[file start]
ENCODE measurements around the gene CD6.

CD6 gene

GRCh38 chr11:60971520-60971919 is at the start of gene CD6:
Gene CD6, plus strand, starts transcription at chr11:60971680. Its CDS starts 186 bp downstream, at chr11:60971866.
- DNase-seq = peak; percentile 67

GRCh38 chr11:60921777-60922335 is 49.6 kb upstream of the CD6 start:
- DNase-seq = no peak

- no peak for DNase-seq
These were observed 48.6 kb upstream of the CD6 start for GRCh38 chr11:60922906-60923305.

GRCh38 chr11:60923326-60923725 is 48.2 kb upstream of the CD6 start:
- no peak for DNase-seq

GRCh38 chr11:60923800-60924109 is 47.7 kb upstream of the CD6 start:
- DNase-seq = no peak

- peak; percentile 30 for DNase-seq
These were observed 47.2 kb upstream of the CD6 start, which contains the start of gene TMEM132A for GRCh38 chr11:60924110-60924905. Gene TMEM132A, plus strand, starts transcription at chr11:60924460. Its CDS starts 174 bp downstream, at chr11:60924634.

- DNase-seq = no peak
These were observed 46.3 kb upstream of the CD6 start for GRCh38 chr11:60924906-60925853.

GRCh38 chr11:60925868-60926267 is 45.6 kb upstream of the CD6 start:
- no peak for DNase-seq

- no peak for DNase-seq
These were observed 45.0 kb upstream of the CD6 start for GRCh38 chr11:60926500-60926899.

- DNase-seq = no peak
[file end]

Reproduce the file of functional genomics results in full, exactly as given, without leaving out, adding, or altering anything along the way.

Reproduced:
ENCODE measurements around the gene CD6.

CD6 gene

GRCh38 chr11:60971520-60971919 is at the start of gene CD6:
Gene CD6, plus strand, starts transcription at chr11:60971680. Its CDS starts 186 bp downstream, at chr11:60971866.
- DNase-seq = peak; percentile 67

GRCh38 chr11:60921777-60922335 is 49.6 kb upstream of the CD6 start:
- DNase-seq = no peak

- no peak for DNase-seq
These were observed 48.6 kb upstream of the CD6 start for GRCh38 chr11:60922906-60923305.

GRCh38 chr11:60923326-60923725 is 48.2 kb upstream of the CD6 start:
- no peak for DNase-seq

GRCh38 chr11:60923800-60924109 is 47.7 kb upstream of the CD6 start:
- DNase-seq = no peak

- peak; percentile 30 for DNase-seq
These were observed 47.2 kb upstream of the CD6 start, which contains the start of gene TMEM132A for GRCh38 chr11:60924110-60924905. Gene TMEM132A, plus strand, starts transcription at chr11:60924460. Its CDS starts 174 bp downstream, at chr11:60924634.

- DNase-seq = no peak
These were observed 46.3 kb upstream of the CD6 start for GRCh38 chr11:60924906-60925853.

GRCh38 chr11:60925868-60926267 is 45.6 kb upstream of the CD6 start:
- no peak for DNase-seq

- no peak for DNase-seq
These were observed 45.0 kb upstream of the CD6 start for GRCh38 chr11:60926500-60926899.

- DNase-seq = no peak